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Saturday, September 18, 2021

Illegal East Village dining shed a sign of what’s to come

A duplex Japanese dining shed in the middle of East Fourth Street? Next, how about a caviar pavilion with a rooftop pool?

The city for once acted swiftly in nixing a flagrant violation of outdoor dining regulations. The fiasco demonstrated the urgency to turn anything-goes rules into a rational, public-respecting framework worthy of the Big Apple. Thanks to the Open Restaurants program to give struggling eateries an alfresco lifeline, owners threw up every ramshackle structure short of a skyscraper to cram in as many bodies as possible. Many of them actually doubled the number of seats without costing owners an additional dime in rent.

New rules to tame the plywood beasts are expected by year’s end. But beyond the laughs provoked by the sight of a double-decker food tower on a leafy East Village street lurks a dangerous urban pathology.

“No rules enforced,” the neighborhood group LES Dwellers tweeted about the Izakaya NYC situation — but it might stand for City Hall’s overall abandonment of our streets to anarchy.

Workers removing an illegal rooftop on a dining shed at E 4th Street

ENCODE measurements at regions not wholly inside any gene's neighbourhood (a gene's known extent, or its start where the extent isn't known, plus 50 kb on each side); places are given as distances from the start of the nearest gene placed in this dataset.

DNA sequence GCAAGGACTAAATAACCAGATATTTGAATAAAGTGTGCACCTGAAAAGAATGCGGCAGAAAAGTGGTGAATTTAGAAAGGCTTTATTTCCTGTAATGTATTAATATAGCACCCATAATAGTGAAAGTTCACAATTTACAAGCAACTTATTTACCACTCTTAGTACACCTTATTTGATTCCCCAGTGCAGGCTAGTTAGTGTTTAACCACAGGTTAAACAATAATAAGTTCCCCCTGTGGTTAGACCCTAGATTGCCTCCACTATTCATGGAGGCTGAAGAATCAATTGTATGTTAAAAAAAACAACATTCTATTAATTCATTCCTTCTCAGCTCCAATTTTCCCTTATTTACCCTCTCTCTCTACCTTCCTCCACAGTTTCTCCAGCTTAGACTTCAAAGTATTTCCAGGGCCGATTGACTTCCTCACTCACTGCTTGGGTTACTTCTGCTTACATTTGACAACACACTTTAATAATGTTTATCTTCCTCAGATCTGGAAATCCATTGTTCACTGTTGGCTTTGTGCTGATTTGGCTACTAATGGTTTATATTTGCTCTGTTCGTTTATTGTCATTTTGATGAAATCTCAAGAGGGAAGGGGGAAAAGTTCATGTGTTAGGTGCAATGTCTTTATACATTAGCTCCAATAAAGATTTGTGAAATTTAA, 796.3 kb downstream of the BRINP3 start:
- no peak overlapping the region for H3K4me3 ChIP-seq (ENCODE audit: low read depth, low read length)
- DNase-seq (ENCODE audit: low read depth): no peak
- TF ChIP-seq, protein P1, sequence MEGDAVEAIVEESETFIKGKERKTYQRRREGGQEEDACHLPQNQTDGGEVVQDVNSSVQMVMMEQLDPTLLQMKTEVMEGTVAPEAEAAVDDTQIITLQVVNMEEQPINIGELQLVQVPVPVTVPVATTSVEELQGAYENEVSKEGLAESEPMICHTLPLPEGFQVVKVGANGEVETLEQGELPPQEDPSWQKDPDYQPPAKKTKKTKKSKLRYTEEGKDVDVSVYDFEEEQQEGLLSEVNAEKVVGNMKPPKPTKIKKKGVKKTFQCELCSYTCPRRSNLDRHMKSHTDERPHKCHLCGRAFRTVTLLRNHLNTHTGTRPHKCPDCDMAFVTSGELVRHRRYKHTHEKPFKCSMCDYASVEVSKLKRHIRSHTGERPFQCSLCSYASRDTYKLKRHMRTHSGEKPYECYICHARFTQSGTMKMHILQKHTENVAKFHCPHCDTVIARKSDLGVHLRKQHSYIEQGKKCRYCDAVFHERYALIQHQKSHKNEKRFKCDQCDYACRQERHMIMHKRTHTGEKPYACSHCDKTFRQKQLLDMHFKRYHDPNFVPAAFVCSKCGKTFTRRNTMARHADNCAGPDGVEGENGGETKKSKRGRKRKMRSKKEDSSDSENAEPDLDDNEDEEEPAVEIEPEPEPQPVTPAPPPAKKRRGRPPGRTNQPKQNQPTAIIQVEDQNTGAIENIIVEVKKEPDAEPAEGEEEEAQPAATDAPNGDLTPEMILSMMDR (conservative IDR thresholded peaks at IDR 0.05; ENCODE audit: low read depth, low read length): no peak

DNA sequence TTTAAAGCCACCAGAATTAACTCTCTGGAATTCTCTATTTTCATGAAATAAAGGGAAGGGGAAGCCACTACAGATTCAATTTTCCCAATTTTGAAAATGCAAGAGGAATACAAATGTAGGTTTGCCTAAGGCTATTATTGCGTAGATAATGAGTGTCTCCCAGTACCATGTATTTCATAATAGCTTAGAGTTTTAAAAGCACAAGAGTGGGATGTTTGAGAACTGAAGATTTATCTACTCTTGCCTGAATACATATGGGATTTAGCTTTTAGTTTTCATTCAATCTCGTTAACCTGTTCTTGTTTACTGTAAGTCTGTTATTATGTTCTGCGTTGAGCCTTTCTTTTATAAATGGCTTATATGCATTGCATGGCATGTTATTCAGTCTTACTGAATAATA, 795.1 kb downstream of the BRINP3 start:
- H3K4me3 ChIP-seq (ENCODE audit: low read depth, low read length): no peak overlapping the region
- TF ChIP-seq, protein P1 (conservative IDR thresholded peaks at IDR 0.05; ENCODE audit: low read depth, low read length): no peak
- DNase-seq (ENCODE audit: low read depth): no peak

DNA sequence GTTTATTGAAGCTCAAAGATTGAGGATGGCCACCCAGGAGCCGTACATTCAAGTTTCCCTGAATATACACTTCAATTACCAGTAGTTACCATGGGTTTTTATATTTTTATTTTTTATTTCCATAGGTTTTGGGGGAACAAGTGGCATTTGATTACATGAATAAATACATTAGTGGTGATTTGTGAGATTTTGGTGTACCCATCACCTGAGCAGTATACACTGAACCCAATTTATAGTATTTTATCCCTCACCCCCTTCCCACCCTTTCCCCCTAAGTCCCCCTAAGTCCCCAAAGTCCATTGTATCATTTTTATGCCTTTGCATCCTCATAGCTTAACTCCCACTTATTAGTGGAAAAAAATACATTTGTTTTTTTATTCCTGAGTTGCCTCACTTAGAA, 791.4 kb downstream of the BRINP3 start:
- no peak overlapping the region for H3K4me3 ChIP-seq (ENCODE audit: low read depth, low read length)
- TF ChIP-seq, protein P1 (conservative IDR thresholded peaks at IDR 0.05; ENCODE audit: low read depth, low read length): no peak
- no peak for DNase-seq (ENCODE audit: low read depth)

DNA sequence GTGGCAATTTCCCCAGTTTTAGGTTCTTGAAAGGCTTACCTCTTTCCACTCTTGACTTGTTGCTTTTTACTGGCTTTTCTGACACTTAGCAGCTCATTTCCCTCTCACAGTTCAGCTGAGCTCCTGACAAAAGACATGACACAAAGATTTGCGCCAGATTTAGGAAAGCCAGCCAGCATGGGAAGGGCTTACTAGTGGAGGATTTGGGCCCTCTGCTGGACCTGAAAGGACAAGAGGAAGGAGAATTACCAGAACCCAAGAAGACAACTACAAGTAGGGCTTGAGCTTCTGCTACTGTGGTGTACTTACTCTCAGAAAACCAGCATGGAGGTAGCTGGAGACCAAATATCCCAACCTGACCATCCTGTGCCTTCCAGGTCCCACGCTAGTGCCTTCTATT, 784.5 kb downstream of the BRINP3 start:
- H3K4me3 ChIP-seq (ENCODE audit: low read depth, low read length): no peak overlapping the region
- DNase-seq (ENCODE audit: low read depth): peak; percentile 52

The Izakaya on East 4th Street built a double-decker dining shed.William Farrington for NY Post

The chaos transcends gang-driven crime and harassment by “homeless” psychotics. It runs the gamut of unlicensed, untaxed sidewalk vendors who poach business from legitimate shops, and proliferating “pedestrian plazas” that are lolling grounds for fentanyl freaks.

Overbuilt street cafes aren’t in the same class, of course. But like the atrocities, they’re the toast of car-hating cranks who would give streets back to the “people” — as if all those autos were driven by lifeless robots.

Restaurant shed with rooftop dinning at 4th street between avenue A and Avenue B.
The structure drew the ire of neighborhood group LES Dwellers.
William Farrington for NY Post

Izakaya’s neighbors had enough this time. But they also tweeted, “It is going to be impossible to unravel this mess in a year.” Let’s hope a new mayor can prove them wrong.

Restaurant shed with rooftop dinning at 4th street between avenue A and Avenue B.
The Open Restaurants program has allowed restaurants to build al fresco dining structures.
William Farrington for NY Post

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